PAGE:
A. Sabre has low chemical costs and years of experience creating competitive pricing in the energy market. Additionally, because of chlorine dioxide's efficacy and chemical profile it can be used in relatively small dosages and often negates the use of multiple traditional treatments and chemicals, resulting in lower costs for producers. By using chlorine dioxide you can eliminate chemical treatments such as H2S and FeS scavengers, as well as additional biocide treatments. In addition, pH buffers can be extremely expensive for operators and are often necessary with conventional treatment technologies. Sabre's technology allows the operator to monitor pH and hold it constant throughout the hydraulic fracturing procedure, which eliminates the need for additional pH buffer and provides significant cost and time savings to the operator.
Q. Is chlorine dioxide corrosive?
A. Chlorine dioxide is not corrosive. Sabre's patented mobile generators are constructed of unlined mild steel and have generated millions of barrels of high concentration chlorine dioxide during their lifetime with no negative effects on mechanical components or hardware. Sabre generates high purity chlorine dioxide that doesn't have free chlorine, which is corrosive and can result in unwanted side reactions.
Q. What are the safety concerns with chlorine dioxide and what personal protection equipment (PPE) is required on site?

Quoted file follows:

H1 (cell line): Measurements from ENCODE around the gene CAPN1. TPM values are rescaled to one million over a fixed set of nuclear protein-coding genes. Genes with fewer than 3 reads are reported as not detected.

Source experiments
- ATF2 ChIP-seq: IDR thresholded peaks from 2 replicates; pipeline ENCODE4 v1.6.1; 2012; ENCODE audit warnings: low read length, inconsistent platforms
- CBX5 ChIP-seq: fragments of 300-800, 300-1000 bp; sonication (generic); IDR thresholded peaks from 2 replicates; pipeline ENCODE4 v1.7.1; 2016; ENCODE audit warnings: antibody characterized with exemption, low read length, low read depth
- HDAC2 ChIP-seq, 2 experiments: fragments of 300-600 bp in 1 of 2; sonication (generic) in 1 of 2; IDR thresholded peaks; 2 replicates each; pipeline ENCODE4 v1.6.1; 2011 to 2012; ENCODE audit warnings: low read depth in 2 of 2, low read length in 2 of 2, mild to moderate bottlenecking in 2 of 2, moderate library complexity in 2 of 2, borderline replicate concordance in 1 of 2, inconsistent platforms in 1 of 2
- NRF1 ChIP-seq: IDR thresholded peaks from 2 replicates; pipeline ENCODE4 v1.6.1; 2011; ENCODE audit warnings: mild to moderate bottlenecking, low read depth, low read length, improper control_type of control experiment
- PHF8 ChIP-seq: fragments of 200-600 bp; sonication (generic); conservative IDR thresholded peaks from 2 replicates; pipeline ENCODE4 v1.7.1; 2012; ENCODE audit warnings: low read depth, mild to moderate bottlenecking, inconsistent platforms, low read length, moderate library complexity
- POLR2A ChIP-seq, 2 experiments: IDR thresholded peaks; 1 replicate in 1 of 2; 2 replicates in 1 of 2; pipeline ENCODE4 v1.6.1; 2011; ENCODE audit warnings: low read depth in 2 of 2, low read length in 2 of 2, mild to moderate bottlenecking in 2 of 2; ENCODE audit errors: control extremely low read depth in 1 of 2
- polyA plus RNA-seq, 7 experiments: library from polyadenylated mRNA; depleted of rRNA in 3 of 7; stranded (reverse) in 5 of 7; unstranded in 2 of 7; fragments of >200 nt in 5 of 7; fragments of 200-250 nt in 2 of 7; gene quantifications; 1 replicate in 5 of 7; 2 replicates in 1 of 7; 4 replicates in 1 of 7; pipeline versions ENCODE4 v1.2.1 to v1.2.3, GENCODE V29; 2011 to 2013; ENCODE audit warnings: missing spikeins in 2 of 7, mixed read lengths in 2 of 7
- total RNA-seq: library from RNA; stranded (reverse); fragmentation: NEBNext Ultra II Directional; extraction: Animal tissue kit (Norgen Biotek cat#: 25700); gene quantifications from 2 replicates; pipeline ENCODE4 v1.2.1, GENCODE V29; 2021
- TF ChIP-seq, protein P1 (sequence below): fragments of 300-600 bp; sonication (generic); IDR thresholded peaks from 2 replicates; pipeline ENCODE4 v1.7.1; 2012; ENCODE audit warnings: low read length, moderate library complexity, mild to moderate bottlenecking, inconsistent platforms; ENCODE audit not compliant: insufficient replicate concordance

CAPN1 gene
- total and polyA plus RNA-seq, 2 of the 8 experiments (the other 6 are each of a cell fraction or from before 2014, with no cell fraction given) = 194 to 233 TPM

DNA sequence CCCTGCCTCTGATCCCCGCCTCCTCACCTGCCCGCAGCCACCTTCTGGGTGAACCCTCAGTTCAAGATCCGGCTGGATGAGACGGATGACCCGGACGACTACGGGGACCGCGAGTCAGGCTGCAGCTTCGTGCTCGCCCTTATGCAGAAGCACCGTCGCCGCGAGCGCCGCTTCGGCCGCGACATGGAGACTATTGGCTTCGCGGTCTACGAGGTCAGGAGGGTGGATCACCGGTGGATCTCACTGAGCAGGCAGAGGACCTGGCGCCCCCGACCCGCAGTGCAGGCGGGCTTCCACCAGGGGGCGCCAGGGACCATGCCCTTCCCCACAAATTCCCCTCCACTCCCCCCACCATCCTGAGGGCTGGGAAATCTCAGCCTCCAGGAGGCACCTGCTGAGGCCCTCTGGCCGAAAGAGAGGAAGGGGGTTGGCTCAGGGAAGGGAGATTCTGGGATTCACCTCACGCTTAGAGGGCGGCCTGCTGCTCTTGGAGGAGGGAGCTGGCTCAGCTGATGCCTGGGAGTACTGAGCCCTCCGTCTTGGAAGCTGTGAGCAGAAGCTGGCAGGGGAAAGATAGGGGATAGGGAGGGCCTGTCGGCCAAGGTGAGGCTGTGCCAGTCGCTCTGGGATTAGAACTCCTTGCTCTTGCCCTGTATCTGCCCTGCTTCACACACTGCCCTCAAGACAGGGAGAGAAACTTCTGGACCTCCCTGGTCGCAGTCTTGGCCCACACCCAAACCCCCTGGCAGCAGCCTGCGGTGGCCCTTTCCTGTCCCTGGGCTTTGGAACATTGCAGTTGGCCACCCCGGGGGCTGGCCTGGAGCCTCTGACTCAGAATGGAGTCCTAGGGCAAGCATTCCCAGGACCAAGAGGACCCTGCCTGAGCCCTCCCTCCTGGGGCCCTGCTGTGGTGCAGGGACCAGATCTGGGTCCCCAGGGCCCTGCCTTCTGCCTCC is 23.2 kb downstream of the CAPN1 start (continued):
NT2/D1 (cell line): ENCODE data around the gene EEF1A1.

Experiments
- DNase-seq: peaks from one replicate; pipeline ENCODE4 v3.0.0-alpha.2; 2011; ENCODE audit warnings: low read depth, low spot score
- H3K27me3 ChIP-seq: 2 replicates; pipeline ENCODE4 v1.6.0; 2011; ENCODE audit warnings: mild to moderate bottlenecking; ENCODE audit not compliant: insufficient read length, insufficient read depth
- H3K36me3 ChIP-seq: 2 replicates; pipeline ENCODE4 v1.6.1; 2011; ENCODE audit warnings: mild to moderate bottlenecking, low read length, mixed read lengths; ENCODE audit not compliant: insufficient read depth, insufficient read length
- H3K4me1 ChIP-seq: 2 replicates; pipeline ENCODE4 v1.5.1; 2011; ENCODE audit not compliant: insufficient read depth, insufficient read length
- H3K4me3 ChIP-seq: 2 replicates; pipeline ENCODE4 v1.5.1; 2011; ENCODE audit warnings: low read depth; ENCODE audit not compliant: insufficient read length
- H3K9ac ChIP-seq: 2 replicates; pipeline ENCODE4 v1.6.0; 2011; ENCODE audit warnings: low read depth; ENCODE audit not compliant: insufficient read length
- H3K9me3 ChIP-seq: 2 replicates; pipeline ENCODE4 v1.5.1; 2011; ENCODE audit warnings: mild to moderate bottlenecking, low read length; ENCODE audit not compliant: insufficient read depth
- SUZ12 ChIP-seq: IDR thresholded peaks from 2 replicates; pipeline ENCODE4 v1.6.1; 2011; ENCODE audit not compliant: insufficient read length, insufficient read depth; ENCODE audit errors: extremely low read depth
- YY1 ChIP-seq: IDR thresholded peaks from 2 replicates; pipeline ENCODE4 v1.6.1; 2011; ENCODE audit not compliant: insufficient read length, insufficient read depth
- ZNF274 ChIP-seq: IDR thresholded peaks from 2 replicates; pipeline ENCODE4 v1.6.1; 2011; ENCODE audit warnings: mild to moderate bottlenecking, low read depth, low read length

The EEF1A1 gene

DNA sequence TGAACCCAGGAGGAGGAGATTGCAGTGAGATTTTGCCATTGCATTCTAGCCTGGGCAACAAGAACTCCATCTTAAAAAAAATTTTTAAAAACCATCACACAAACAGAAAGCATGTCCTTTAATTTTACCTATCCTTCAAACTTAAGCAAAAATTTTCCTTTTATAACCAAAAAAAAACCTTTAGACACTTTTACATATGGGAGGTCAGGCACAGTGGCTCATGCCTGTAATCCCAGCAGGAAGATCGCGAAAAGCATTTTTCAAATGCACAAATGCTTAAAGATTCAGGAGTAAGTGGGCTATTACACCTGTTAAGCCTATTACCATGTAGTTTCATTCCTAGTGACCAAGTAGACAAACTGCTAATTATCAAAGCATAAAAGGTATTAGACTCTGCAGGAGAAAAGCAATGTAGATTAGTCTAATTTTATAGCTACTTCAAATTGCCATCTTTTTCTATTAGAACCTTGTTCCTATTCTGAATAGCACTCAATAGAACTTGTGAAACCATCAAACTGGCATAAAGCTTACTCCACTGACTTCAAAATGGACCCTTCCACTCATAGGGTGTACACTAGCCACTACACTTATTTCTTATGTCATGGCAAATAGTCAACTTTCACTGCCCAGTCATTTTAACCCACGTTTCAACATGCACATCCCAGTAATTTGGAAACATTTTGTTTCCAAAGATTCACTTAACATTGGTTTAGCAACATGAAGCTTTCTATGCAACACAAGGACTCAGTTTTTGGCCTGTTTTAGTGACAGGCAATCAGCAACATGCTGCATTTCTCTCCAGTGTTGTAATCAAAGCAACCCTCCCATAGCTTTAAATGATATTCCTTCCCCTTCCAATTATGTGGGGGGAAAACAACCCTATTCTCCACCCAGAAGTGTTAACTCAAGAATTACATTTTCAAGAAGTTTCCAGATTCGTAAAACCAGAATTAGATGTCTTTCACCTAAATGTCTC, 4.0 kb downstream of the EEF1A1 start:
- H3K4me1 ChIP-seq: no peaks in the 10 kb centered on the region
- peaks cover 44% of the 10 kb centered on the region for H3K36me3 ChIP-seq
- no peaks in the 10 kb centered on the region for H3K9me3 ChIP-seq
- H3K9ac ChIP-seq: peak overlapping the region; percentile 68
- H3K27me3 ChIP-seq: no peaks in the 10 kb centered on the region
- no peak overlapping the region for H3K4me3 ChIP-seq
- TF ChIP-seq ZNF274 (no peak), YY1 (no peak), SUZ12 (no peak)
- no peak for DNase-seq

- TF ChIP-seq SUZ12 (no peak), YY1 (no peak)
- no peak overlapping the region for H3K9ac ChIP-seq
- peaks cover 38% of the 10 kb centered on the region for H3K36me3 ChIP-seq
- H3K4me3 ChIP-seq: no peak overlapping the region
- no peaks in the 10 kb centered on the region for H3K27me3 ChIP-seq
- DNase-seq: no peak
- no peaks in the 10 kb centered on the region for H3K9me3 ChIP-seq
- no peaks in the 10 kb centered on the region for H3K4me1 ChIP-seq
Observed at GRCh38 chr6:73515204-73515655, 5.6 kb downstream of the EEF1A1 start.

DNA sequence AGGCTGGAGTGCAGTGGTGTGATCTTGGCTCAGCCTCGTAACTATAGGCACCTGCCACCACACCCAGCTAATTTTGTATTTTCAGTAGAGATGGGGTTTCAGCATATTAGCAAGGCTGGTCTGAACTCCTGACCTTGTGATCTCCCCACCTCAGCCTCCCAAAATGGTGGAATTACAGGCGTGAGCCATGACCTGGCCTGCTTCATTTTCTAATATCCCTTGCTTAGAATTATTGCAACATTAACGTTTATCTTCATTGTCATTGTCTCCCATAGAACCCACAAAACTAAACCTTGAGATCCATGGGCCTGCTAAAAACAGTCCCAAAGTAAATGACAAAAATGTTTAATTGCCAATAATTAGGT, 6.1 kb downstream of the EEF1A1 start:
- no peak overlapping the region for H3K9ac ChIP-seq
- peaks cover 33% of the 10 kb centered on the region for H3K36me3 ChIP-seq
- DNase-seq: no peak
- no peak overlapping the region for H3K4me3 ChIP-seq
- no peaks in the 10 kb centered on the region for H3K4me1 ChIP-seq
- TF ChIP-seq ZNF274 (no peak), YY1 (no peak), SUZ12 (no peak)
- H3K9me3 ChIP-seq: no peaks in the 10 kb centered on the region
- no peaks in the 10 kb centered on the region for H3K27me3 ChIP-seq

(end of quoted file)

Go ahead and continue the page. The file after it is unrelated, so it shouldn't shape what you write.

A. Chlorine dioxide is always generated at the point of application using a water driven eductor venturi. As water flows through the venturi, the suction generated pulls the precursor chemicals together to form chlorine dioxide which is then diluted by the water that is flowing through the venturi. Chlorine dioxide cannot be formed if the water stops flowing, which makes Sabre's chlorine dioxide generation method inherently safe. The solubility of chlorine dioxide in water is approximately 6000 ppm, but we typically generate at a maximum of 3000 ppm or less to minimize off gassing. Standard oilfield PPE is required; fire retardant coveralls, hard hat, safety glasses. Self contained breathing apparatuses (SCBA) are not required but are located on the generator unit for emergency response.
Q. In the oil and gas industry, what is chlorine dioxide's effect on permeability and porosity?
A. Sabre has a robust QA/QC program which evaluates the quality and suitability of the precursor chemicals prior to generation. Prior to being introduced downhole or into a surface water application, the generated chlorine dioxide is titrated to determine concentration and chlorite concentration, as well as pH. Sabre’s generation method yields high purity and high concentration chlorine dioxide with less than 5% excess chlorine.
Q. How does Sabre monitor the quality of chlorine dioxide generated on site?
A. Chlorine dioxide increases porosity by oxidizing and thus eliminating the particulates that block existing pores in the well bore. Chlorine dioxide converts oxidizable species to water soluble which opens interconnections that restores permeability. Chlorine dioxide also leaves the formation water wet, thus improving relative permeability.